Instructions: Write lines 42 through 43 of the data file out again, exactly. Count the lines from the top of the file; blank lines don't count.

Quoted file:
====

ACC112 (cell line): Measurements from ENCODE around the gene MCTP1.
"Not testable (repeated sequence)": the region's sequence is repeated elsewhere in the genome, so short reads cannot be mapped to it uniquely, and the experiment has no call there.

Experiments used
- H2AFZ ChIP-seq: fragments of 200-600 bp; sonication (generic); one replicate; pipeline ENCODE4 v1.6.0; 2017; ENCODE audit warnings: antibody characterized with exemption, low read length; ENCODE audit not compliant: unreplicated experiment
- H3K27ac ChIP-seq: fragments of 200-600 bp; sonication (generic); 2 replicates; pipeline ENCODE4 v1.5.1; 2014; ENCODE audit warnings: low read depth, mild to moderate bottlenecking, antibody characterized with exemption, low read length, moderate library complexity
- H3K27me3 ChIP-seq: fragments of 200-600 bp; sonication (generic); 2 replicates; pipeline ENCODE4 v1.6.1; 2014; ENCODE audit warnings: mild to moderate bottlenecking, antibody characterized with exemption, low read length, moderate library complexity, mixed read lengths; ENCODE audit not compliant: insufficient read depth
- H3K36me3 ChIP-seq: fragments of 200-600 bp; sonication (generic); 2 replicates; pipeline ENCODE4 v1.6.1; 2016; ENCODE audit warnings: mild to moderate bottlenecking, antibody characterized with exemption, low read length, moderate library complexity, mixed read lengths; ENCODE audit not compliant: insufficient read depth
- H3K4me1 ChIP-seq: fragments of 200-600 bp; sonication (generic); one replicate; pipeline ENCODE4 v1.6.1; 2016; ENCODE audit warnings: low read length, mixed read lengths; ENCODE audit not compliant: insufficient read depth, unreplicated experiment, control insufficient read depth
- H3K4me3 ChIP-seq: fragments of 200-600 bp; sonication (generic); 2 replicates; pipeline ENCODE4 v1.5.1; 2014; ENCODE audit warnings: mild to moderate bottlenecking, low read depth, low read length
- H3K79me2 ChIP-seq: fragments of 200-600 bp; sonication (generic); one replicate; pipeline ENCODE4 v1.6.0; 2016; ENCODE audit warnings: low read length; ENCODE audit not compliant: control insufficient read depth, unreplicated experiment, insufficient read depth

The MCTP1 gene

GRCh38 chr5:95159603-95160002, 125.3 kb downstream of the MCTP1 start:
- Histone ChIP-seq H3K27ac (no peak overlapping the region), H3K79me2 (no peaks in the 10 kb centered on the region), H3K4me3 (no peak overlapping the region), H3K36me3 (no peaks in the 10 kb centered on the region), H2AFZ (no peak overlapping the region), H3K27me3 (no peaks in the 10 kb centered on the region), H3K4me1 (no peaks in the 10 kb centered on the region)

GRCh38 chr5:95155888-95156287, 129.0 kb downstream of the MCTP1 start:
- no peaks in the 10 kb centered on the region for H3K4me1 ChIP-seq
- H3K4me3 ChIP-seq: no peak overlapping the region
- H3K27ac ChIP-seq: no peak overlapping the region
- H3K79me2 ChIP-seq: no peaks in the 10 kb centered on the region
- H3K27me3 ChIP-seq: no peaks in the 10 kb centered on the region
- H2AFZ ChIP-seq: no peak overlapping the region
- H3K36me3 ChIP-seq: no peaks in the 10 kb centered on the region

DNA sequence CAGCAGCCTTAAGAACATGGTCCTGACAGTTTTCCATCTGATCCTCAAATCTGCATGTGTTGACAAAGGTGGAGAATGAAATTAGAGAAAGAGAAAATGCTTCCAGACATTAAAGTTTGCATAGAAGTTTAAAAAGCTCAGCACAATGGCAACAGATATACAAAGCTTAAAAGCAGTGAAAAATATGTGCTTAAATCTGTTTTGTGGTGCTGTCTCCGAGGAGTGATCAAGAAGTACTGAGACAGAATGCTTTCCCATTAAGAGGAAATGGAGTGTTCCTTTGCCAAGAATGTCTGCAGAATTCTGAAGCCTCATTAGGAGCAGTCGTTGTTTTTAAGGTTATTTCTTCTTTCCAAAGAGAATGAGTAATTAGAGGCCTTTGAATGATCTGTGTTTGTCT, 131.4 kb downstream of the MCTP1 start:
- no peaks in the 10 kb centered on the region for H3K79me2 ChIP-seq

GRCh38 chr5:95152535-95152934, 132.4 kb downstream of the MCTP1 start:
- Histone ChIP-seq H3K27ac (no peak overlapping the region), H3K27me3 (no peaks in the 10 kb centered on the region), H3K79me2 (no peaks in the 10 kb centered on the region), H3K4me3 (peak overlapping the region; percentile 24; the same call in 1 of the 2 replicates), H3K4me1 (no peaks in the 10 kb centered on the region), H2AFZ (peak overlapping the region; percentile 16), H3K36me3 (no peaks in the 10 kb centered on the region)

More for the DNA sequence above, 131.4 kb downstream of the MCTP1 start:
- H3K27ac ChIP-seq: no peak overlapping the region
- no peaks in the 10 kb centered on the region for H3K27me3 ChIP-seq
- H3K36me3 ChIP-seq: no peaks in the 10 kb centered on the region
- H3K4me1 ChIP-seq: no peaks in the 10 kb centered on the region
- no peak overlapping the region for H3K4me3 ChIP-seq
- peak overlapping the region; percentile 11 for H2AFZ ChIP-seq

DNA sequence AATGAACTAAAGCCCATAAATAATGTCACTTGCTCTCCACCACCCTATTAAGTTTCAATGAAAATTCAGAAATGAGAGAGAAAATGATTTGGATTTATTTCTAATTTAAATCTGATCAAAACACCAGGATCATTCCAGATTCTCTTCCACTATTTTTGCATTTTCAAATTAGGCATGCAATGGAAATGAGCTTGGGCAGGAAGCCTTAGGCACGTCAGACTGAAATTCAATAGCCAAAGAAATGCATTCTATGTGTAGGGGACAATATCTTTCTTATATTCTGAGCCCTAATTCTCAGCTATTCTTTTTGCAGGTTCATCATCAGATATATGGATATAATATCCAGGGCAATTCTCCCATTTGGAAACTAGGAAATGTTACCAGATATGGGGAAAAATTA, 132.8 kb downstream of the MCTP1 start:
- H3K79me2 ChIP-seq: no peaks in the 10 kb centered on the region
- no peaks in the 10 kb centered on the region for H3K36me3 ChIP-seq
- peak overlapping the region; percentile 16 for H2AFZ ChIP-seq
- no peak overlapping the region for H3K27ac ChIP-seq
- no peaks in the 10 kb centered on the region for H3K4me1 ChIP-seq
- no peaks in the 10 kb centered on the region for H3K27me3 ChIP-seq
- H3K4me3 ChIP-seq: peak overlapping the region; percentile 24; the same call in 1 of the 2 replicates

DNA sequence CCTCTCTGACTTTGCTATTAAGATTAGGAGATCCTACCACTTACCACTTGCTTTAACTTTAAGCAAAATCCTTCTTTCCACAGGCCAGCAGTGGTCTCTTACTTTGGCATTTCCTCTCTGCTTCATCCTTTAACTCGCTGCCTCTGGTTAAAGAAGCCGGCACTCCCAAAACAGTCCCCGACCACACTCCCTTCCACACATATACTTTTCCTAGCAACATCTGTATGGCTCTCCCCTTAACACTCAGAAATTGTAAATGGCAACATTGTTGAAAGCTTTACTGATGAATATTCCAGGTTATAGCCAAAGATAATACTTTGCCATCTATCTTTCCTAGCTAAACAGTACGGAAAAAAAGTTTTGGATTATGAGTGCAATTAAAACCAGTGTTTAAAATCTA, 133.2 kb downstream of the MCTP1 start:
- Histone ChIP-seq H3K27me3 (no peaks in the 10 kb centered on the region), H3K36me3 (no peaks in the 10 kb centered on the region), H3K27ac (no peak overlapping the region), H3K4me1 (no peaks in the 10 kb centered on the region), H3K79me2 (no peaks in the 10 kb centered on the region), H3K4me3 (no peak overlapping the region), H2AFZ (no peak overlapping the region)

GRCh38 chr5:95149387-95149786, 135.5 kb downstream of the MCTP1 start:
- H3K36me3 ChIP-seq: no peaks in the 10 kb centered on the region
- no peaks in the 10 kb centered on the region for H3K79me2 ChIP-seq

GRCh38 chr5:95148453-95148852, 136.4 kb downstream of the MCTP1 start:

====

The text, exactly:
- Histone ChIP-seq H3K27me3 (no peaks in the 10 kb centered on the region), H3K36me3 (no peaks in the 10 kb centered on the region), H3K27ac (no peak overlapping the region), H3K4me1 (no peaks in the 10 kb centered on the region), H3K79me2 (no peaks in the 10 kb centered on the region), H3K4me3 (no peak overlapping the region), H2AFZ (no peak overlapping the region)

GRCh38 chr5:95149387-95149786, 135.5 kb downstream of the MCTP1 start: